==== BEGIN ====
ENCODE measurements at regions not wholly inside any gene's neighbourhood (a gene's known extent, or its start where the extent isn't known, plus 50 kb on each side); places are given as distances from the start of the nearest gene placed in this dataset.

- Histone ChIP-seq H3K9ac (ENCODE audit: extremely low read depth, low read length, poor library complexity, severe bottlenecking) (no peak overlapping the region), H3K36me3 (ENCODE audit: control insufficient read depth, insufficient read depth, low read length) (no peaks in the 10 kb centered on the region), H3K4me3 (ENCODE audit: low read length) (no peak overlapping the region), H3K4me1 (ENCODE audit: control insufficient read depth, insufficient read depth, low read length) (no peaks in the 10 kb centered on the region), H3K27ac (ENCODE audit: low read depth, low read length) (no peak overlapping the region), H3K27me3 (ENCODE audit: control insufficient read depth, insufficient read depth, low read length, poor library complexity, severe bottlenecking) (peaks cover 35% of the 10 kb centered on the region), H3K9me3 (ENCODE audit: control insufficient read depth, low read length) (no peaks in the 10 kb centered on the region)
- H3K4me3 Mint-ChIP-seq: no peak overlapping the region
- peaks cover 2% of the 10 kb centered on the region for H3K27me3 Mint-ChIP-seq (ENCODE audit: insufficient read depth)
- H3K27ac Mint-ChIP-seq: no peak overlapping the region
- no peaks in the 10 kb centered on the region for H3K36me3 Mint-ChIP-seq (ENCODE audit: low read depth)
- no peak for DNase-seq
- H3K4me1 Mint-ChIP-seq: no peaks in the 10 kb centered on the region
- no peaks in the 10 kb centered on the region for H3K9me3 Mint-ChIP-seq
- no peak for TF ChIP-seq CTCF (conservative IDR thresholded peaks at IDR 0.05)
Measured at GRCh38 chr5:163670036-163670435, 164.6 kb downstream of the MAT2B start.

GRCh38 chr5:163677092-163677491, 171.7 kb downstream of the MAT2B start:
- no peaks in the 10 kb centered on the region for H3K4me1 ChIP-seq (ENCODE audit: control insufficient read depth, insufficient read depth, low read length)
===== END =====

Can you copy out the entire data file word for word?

ENCODE measurements at regions not wholly inside any gene's neighbourhood (a gene's known extent, or its start where the extent isn't known, plus 50 kb on each side); places are given as distances from the start of the nearest gene placed in this dataset.

- Histone ChIP-seq H3K9ac (ENCODE audit: extremely low read depth, low read length, poor library complexity, severe bottlenecking) (no peak overlapping the region), H3K36me3 (ENCODE audit: control insufficient read depth, insufficient read depth, low read length) (no peaks in the 10 kb centered on the region), H3K4me3 (ENCODE audit: low read length) (no peak overlapping the region), H3K4me1 (ENCODE audit: control insufficient read depth, insufficient read depth, low read length) (no peaks in the 10 kb centered on the region), H3K27ac (ENCODE audit: low read depth, low read length) (no peak overlapping the region), H3K27me3 (ENCODE audit: control insufficient read depth, insufficient read depth, low read length, poor library complexity, severe bottlenecking) (peaks cover 35% of the 10 kb centered on the region), H3K9me3 (ENCODE audit: control insufficient read depth, low read length) (no peaks in the 10 kb centered on the region)
- H3K4me3 Mint-ChIP-seq: no peak overlapping the region
- peaks cover 2% of the 10 kb centered on the region for H3K27me3 Mint-ChIP-seq (ENCODE audit: insufficient read depth)
- H3K27ac Mint-ChIP-seq: no peak overlapping the region
- no peaks in the 10 kb centered on the region for H3K36me3 Mint-ChIP-seq (ENCODE audit: low read depth)
- no peak for DNase-seq
- H3K4me1 Mint-ChIP-seq: no peaks in the 10 kb centered on the region
- no peaks in the 10 kb centered on the region for H3K9me3 Mint-ChIP-seq
- no peak for TF ChIP-seq CTCF (conservative IDR thresholded peaks at IDR 0.05)
Measured at GRCh38 chr5:163670036-163670435, 164.6 kb downstream of the MAT2B start.

GRCh38 chr5:163677092-163677491, 171.7 kb downstream of the MAT2B start:
- no peaks in the 10 kb centered on the region for H3K4me1 ChIP-seq (ENCODE audit: control insufficient read depth, insufficient read depth, low read length)